Despite having many other pressures at the present time, litigation is one of the major concerns within the UK’s construction sector, with contractors and sub-contractors battling this issue on two fronts – contractual and employee related.
Such is the concern about the ‘L’ word (litigation) that the Construction Leadership Council (CLC) issued a 19-page best practice guidance document in May 2020 (1), to encourage construction companies to adopt the spirit of conciliation and to try to avoid a wave of protracted legal cases. Almost the moment sites reopened, it seems that the blame game began with regard to whether closures were necessary, whether work should have resumed sooner and whether consultancy advice had been appropriate.
Contractual disputes are also likely to revolve around the lack of materials in the supply chain, shortages of labour, reduced productivity due to coronavirus social distancing and the ongoing impacts caused by staff still being furloughed. ‘Disruption’ claims (2) could enable a contractor to recover additional costs or losses brought about through a situation such as a loss of productivity. Stakeholders could launch their own legal actions, if they believe unnecessary delays have impacted on the share price and anticipated financial gain from projects in which they invested. (3)
The Royal Institute of Chartered Surveyors (RICS) has also warned that litigation could lead to the demise of smaller firms and has urged that contracting parties make use of its own 15-day fast-tracked adjudication process or the Construction Industry Council’s Low-Value Adjudication Procedure. Both put a cap on adjudication fees and that could be the difference between survival and liquidation for a construction business involved in litigation. (4)
Furthermore, in April 2020, bodies such as the Institute of Civil Engineers, Network Rail and Transport for London, signed up to the Conflict Avoidance Package, to try to encourage the sector to avoid disputes and work together. (5)
During the health crisis, there has been an increase in cases heard by the Technology and Construction Court (TCC), which has been using video conferencing for proceedings, lifting many of the burdens and costs associated with litigation. (6)
Against this backdrop, there is also that of legal cases surrounding employment disputes. Nearly 10% of the total paid out through the furlough scheme was claimed by construction companies. (7) Any redundancies after the furlough scheme winds down need to be handled with care.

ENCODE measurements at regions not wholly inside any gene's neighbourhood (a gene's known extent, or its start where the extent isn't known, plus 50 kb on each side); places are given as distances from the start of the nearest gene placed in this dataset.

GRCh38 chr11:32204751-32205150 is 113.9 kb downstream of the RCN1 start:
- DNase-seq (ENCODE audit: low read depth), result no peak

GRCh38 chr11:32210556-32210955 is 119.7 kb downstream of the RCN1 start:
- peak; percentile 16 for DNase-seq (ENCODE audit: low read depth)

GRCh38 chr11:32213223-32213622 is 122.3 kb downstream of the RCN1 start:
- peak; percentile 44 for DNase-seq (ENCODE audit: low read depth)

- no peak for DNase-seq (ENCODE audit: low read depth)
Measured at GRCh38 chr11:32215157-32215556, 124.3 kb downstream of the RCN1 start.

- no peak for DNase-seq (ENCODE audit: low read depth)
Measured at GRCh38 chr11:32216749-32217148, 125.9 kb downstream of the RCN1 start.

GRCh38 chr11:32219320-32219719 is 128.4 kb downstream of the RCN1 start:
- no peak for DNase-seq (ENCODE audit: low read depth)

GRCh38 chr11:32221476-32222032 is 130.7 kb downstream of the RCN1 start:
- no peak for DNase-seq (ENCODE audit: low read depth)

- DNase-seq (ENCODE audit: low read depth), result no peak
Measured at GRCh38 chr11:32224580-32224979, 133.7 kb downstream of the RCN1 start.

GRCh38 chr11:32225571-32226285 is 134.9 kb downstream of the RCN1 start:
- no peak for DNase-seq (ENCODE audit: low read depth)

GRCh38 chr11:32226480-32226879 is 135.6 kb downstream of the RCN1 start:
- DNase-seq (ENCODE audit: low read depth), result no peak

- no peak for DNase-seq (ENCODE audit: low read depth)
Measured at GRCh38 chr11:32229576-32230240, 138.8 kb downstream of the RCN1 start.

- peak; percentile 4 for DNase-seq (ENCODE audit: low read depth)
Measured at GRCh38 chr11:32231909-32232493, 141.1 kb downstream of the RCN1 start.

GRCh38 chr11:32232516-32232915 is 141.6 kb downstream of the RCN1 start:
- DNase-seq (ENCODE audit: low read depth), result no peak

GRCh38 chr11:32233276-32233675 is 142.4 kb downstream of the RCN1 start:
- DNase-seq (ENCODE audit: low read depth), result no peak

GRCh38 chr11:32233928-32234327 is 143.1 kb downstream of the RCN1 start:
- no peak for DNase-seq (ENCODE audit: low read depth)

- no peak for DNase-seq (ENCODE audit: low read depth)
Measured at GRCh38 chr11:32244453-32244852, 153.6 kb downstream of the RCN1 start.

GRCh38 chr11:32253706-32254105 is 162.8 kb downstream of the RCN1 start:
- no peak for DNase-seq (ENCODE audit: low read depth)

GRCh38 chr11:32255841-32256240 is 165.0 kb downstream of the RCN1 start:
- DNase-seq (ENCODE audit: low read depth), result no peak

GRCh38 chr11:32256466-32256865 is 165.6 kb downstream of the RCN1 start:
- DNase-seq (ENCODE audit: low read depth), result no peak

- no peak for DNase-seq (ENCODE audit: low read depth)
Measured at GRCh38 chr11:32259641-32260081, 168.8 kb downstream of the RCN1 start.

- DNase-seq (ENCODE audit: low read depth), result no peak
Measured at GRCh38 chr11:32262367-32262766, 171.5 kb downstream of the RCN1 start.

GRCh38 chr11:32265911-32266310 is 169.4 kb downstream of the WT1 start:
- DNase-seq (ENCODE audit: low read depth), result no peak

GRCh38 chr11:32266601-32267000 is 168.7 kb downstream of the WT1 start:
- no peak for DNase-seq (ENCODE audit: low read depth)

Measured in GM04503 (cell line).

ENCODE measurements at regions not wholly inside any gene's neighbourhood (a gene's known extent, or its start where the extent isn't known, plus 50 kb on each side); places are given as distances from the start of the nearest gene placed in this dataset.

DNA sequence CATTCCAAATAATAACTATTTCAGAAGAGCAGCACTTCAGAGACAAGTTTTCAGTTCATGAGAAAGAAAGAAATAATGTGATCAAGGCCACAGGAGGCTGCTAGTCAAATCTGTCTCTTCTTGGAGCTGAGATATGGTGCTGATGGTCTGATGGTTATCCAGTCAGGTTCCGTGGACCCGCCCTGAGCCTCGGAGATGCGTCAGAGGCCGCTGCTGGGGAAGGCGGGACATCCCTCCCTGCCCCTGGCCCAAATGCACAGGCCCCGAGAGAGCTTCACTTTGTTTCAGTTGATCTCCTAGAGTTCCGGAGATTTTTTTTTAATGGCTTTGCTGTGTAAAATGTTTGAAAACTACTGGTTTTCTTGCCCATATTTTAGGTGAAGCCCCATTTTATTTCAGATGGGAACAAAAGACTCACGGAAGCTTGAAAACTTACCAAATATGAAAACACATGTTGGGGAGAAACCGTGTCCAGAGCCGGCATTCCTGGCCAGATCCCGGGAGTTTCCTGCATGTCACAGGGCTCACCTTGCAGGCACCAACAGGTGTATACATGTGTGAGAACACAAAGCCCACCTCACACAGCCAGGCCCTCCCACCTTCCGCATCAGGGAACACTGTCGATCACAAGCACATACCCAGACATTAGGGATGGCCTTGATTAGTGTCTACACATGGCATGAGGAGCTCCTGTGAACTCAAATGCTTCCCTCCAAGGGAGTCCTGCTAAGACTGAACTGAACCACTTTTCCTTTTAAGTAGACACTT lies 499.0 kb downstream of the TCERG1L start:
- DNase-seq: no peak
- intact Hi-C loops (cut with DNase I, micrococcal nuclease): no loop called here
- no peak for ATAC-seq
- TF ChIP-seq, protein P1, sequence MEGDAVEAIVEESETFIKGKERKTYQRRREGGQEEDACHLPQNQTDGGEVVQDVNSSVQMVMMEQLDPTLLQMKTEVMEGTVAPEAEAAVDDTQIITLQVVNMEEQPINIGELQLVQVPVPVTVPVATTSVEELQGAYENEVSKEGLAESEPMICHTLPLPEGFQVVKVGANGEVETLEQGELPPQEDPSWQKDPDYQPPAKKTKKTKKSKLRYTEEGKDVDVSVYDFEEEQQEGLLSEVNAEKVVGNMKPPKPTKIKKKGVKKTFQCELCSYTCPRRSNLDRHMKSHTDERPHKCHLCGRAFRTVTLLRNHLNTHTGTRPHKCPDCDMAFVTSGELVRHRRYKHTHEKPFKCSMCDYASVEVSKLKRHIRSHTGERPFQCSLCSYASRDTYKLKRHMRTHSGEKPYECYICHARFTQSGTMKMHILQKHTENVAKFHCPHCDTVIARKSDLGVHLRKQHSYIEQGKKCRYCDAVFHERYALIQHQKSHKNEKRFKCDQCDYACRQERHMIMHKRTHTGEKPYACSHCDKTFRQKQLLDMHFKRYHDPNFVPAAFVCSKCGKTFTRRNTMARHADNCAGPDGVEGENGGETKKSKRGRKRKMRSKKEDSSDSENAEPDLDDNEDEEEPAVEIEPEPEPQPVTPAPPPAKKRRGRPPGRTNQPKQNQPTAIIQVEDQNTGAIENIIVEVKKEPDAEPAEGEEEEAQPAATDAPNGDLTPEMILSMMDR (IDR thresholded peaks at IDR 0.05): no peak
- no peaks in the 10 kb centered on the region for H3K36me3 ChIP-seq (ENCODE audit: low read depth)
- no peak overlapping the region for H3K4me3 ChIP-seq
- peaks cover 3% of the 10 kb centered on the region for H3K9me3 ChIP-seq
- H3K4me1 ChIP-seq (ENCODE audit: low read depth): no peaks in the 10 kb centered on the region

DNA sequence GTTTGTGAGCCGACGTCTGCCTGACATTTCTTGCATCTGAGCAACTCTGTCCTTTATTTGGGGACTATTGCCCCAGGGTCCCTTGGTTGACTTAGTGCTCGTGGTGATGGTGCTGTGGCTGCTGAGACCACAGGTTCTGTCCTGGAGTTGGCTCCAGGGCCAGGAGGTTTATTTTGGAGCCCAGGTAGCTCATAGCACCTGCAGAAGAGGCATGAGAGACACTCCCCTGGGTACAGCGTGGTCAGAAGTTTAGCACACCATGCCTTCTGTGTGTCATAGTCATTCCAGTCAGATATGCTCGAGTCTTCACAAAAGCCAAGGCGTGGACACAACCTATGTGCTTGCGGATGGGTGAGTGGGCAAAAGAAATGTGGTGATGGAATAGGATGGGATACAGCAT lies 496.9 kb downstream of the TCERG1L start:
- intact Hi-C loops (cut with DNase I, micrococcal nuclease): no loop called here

Other litigation could emerge from decisions taken by whoever acted in a principal designer role. If staff were forced back to what are deemed to have been ‘unsafe’ workplaces and suffered health impacts, or if staff refused to return and were then disciplined or illegally made redundant, compensation cases and tribunals could emerge. With a general backlog of such cases, it is too soon to predict how many might result.
Treading carefully and trying to come to conciliatory agreements is very much the preferred mode of proceeding from this point but it will not be the way for all and the stresses and strains on the sector could be increased when Britain finally severs all ties with the EU.
A wide range of insurance options are available to the construction sector, covering one-off projects, ongoing work all year round and contractual arrangements.
Bespoke insurance protection can be built by an experienced construction sector broker. Other insurance options such as required liability protections can be included in the insurance safety net, along with Trade Credit insurance, which can help overcome long-standing issues relating to late payment within the construction sector. (8)
During this trying period, the construction sector should seek to pull together, focusing on some of the positives such as the new boom in the housing market. Adopting this stance, with the right cover in place, would probably be best practice and best advice, at the present time.